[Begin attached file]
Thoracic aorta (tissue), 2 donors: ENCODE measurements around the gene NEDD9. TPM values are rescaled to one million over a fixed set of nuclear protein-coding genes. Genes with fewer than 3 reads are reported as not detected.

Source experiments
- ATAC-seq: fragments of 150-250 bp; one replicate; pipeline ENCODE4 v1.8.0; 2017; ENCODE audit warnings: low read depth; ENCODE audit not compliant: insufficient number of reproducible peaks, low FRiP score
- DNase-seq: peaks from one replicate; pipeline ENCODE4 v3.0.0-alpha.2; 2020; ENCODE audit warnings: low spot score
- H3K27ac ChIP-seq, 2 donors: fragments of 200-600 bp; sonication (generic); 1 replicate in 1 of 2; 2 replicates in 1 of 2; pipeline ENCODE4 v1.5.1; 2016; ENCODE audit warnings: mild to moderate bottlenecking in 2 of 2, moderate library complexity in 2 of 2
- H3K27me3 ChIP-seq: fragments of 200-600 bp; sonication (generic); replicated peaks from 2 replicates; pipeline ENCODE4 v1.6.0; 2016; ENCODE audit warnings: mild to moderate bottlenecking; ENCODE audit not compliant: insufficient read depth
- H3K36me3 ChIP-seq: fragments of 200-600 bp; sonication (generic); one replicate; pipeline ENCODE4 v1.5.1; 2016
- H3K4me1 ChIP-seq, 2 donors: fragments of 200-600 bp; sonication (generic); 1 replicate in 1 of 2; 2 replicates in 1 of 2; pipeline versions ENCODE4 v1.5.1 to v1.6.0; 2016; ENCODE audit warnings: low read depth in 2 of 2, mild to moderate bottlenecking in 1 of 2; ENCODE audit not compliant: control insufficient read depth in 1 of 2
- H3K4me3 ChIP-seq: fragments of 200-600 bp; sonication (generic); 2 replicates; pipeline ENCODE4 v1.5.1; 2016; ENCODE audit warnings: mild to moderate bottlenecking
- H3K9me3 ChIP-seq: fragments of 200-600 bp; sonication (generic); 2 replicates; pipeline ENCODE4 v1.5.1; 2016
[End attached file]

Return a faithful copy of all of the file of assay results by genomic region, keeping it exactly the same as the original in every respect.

Thoracic aorta (tissue), 2 donors: ENCODE measurements around the gene NEDD9. TPM values are rescaled to one million over a fixed set of nuclear protein-coding genes. Genes with fewer than 3 reads are reported as not detected.

Source experiments
- ATAC-seq: fragments of 150-250 bp; one replicate; pipeline ENCODE4 v1.8.0; 2017; ENCODE audit warnings: low read depth; ENCODE audit not compliant: insufficient number of reproducible peaks, low FRiP score
- DNase-seq: peaks from one replicate; pipeline ENCODE4 v3.0.0-alpha.2; 2020; ENCODE audit warnings: low spot score
- H3K27ac ChIP-seq, 2 donors: fragments of 200-600 bp; sonication (generic); 1 replicate in 1 of 2; 2 replicates in 1 of 2; pipeline ENCODE4 v1.5.1; 2016; ENCODE audit warnings: mild to moderate bottlenecking in 2 of 2, moderate library complexity in 2 of 2
- H3K27me3 ChIP-seq: fragments of 200-600 bp; sonication (generic); replicated peaks from 2 replicates; pipeline ENCODE4 v1.6.0; 2016; ENCODE audit warnings: mild to moderate bottlenecking; ENCODE audit not compliant: insufficient read depth
- H3K36me3 ChIP-seq: fragments of 200-600 bp; sonication (generic); one replicate; pipeline ENCODE4 v1.5.1; 2016
- H3K4me1 ChIP-seq, 2 donors: fragments of 200-600 bp; sonication (generic); 1 replicate in 1 of 2; 2 replicates in 1 of 2; pipeline versions ENCODE4 v1.5.1 to v1.6.0; 2016; ENCODE audit warnings: low read depth in 2 of 2, mild to moderate bottlenecking in 1 of 2; ENCODE audit not compliant: control insufficient read depth in 1 of 2
- H3K4me3 ChIP-seq: fragments of 200-600 bp; sonication (generic); 2 replicates; pipeline ENCODE4 v1.5.1; 2016; ENCODE audit warnings: mild to moderate bottlenecking
- H3K9me3 ChIP-seq: fragments of 200-600 bp; sonication (generic); 2 replicates; pipeline ENCODE4 v1.5.1; 2016